Here Azar is equally direct, stating, “I believe you ought to have the right to know what a healthcare service will cost — and what it will really cost — before you get that service.”
Consumers know with certainty what they will pay for goods and services in every other area of their lives, save for healthcare.
Recognition of this reality by forward thinkers in the greater healthcare community, including physicians, insurance companies, regulators, payers and thought leaders, has led to the successful creation and implementation of bundled payments as a means of providing complete episode-of-care services to a patient for a predetermined fixed price, provided to the patient prior to the outset of care.
While there are ongoing efforts to promote across the board price transparency in healthcare, bundled payments remain the only proven, reproducible packaging of healthcare services that provides true transparency for consumers.
Here, Azar is most clearly intent on unlocking larger market forces to drive down healthcare costs.
“We want to move to a system where we can be agnostic about ownership structures, a system that will allow independent providers to group together to drive innovation, quality and competition,” Azar noted.
The key here for doctors is Azar’s support for independent physicians and organizational flexibility that supports innovation, which in turn yields higher quality and drives competition to lower healthcare costs overall.
In the end, such an effort will yield value to the marketplace.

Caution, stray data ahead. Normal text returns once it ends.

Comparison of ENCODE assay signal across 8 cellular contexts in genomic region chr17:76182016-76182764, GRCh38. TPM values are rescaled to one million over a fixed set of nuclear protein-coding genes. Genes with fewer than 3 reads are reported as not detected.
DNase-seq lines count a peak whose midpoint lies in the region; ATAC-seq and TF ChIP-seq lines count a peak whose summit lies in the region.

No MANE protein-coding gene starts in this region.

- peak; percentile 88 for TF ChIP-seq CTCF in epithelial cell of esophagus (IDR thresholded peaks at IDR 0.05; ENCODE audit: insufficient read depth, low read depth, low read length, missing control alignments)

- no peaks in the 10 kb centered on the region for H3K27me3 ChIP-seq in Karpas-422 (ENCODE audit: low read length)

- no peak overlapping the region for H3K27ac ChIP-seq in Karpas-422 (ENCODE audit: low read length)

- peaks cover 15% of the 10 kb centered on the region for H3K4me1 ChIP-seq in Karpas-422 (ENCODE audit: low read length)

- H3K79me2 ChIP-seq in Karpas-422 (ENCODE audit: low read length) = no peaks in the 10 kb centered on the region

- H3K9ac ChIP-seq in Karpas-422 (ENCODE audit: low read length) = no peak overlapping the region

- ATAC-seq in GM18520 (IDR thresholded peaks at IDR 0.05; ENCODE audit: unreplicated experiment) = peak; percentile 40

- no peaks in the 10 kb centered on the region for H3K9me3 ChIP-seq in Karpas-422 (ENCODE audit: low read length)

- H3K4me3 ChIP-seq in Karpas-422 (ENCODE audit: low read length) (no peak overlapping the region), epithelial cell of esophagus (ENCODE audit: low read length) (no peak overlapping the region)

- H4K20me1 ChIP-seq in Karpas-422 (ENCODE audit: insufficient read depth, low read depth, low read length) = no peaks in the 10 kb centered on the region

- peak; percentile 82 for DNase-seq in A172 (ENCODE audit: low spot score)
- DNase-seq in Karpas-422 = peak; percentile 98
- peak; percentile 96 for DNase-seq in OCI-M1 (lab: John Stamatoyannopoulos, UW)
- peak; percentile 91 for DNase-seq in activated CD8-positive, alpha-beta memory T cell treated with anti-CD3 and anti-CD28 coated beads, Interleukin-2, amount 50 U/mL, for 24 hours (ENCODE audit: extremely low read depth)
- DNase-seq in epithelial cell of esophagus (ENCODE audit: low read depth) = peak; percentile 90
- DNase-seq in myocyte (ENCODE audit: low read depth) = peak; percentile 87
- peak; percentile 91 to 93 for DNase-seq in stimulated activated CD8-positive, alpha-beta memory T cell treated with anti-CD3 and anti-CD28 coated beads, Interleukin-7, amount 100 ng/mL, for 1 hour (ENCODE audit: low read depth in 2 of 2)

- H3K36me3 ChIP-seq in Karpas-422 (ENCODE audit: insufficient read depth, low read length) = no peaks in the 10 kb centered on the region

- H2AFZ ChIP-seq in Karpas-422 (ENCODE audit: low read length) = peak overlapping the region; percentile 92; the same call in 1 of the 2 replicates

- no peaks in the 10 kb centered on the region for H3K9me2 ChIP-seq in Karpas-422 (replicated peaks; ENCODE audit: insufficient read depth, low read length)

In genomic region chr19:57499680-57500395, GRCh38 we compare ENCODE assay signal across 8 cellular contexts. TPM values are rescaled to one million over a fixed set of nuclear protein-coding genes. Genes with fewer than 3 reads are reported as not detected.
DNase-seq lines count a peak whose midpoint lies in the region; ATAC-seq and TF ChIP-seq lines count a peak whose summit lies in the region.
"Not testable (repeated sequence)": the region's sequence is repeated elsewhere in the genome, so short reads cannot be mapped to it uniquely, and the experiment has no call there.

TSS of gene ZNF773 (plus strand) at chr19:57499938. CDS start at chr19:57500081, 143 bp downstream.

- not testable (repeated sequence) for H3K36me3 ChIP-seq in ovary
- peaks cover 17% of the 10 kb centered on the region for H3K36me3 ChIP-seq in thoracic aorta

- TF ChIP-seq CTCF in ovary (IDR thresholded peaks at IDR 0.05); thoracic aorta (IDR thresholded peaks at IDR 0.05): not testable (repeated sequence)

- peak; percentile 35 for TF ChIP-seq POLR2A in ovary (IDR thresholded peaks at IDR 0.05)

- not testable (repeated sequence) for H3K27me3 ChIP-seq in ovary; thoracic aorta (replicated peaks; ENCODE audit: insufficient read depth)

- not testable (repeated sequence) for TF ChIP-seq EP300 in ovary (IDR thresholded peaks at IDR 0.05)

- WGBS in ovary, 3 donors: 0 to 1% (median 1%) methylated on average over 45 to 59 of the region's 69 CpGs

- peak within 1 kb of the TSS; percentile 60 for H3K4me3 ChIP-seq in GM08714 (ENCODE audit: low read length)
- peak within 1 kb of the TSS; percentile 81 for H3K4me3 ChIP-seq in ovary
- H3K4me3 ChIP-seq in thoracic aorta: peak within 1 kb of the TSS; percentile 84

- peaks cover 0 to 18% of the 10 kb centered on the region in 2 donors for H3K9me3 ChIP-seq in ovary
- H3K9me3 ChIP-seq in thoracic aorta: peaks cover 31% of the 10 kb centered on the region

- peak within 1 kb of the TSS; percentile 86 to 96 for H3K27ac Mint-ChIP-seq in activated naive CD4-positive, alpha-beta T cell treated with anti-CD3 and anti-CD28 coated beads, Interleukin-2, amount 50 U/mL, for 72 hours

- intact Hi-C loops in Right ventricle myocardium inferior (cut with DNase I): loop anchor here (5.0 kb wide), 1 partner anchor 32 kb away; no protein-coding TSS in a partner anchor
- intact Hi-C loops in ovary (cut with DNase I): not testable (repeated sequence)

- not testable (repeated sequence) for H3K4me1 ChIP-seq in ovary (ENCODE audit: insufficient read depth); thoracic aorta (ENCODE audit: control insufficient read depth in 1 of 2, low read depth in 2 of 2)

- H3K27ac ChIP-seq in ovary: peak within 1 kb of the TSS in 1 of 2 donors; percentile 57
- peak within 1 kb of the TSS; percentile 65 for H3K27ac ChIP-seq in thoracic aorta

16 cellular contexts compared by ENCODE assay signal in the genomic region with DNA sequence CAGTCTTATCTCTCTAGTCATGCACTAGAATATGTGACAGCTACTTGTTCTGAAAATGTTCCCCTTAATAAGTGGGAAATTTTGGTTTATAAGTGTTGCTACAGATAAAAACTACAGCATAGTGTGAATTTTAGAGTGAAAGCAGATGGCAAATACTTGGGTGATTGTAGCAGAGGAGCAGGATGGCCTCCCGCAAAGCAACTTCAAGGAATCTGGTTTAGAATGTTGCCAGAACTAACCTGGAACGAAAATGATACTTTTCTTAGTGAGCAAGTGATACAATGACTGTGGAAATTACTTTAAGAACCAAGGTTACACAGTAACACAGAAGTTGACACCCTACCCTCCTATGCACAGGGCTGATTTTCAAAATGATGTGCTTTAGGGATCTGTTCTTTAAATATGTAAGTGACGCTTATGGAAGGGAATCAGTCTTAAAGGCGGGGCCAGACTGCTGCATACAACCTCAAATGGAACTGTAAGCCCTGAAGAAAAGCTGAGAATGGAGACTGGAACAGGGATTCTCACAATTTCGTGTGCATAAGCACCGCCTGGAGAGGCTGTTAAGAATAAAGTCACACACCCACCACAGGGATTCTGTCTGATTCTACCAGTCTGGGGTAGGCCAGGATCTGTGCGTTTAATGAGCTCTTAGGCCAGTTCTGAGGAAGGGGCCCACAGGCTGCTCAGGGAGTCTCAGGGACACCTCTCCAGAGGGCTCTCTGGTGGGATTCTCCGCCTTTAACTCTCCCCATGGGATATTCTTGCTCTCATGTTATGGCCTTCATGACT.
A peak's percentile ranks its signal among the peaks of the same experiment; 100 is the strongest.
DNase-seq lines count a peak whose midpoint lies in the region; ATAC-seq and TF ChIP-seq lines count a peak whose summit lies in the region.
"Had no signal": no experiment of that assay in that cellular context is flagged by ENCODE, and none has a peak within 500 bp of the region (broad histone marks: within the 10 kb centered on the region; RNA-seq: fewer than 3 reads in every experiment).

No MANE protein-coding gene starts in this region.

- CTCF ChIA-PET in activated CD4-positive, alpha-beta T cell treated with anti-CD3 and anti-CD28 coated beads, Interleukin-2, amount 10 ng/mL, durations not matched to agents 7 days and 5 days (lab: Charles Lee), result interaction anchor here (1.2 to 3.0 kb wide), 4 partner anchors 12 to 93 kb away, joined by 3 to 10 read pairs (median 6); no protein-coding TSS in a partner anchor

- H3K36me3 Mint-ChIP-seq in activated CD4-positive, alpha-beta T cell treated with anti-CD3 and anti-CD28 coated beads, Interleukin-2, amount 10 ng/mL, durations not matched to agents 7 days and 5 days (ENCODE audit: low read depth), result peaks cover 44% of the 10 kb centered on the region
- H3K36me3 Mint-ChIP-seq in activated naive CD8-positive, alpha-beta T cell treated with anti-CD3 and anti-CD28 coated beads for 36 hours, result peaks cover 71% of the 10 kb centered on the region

Azar intends to power this change with the financial and regulatory clout of Medicare and Medicaid. Here physicians can expect experimentation that will touch them directly with new payment and incentive models, reduced regulatory burden (already under way with MIPS) and incentives to streamline and improve the effectiveness of electronic health records and the sharing of health records with patients and other providers.
Finally, Azar wants to ease the collection of outcomes data and open the way for sharing that data to inform innovation and engage consumers with meaningful, relevant, timely healthcare metrics they can employ in their own healthcare decision making.
“The fourth key engine for transformation,” Azar noted, “[is] addressing any government burdens that may be getting in the way of integrated, collaborative and holistic care for the patient.”
This call for deregulation may be most welcome by physicians, who, as a group, have been the focus of increasing regulation by both government and payers in an effort to control healthcare costs at the point of care.
Among the four proposed focus areas, the easing of the regulatory burden on physicians may be the most welcome of all.
Change Is Coming
According to Azar, the administration will not be deterred by special interests as it moves to implement marketplace changes to drive down the cost of healthcare.
As he noted at the close of his speech, “Change represents opportunity, and I exhort all of you to take advantage of the opportunities represented by what I’ve discussed today. Because I assure you: Change is possible, change is necessary, and change is coming.”